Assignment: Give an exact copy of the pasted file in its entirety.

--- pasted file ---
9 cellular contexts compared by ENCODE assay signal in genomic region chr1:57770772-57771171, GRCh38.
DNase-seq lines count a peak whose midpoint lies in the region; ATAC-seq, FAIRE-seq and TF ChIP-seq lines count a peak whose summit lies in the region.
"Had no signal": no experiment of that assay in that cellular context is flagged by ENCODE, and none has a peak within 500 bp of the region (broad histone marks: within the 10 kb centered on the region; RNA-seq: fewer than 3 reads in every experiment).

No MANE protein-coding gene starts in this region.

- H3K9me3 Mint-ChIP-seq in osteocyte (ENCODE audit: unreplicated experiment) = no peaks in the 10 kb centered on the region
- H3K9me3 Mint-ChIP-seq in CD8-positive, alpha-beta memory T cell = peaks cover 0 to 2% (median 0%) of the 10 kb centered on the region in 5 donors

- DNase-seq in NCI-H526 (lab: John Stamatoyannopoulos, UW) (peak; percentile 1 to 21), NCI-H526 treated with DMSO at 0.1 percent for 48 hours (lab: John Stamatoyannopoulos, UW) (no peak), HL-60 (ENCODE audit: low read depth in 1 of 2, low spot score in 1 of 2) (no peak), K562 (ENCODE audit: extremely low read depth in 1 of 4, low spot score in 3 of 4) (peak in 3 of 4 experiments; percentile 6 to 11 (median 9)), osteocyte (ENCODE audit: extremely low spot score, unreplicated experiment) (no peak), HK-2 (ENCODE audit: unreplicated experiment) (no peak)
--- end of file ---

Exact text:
9 cellular contexts compared by ENCODE assay signal in genomic region chr1:57770772-57771171, GRCh38.
DNase-seq lines count a peak whose midpoint lies in the region; ATAC-seq, FAIRE-seq and TF ChIP-seq lines count a peak whose summit lies in the region.
"Had no signal": no experiment of that assay in that cellular context is flagged by ENCODE, and none has a peak within 500 bp of the region (broad histone marks: within the 10 kb centered on the region; RNA-seq: fewer than 3 reads in every experiment).

No MANE protein-coding gene starts in this region.

- H3K9me3 Mint-ChIP-seq in osteocyte (ENCODE audit: unreplicated experiment) = no peaks in the 10 kb centered on the region
- H3K9me3 Mint-ChIP-seq in CD8-positive, alpha-beta memory T cell = peaks cover 0 to 2% (median 0%) of the 10 kb centered on the region in 5 donors

- DNase-seq in NCI-H526 (lab: John Stamatoyannopoulos, UW) (peak; percentile 1 to 21), NCI-H526 treated with DMSO at 0.1 percent for 48 hours (lab: John Stamatoyannopoulos, UW) (no peak), HL-60 (ENCODE audit: low read depth in 1 of 2, low spot score in 1 of 2) (no peak), K562 (ENCODE audit: extremely low read depth in 1 of 4, low spot score in 3 of 4) (peak in 3 of 4 experiments; percentile 6 to 11 (median 9)), osteocyte (ENCODE audit: extremely low spot score, unreplicated experiment) (no peak), HK-2 (ENCODE audit: unreplicated experiment) (no peak)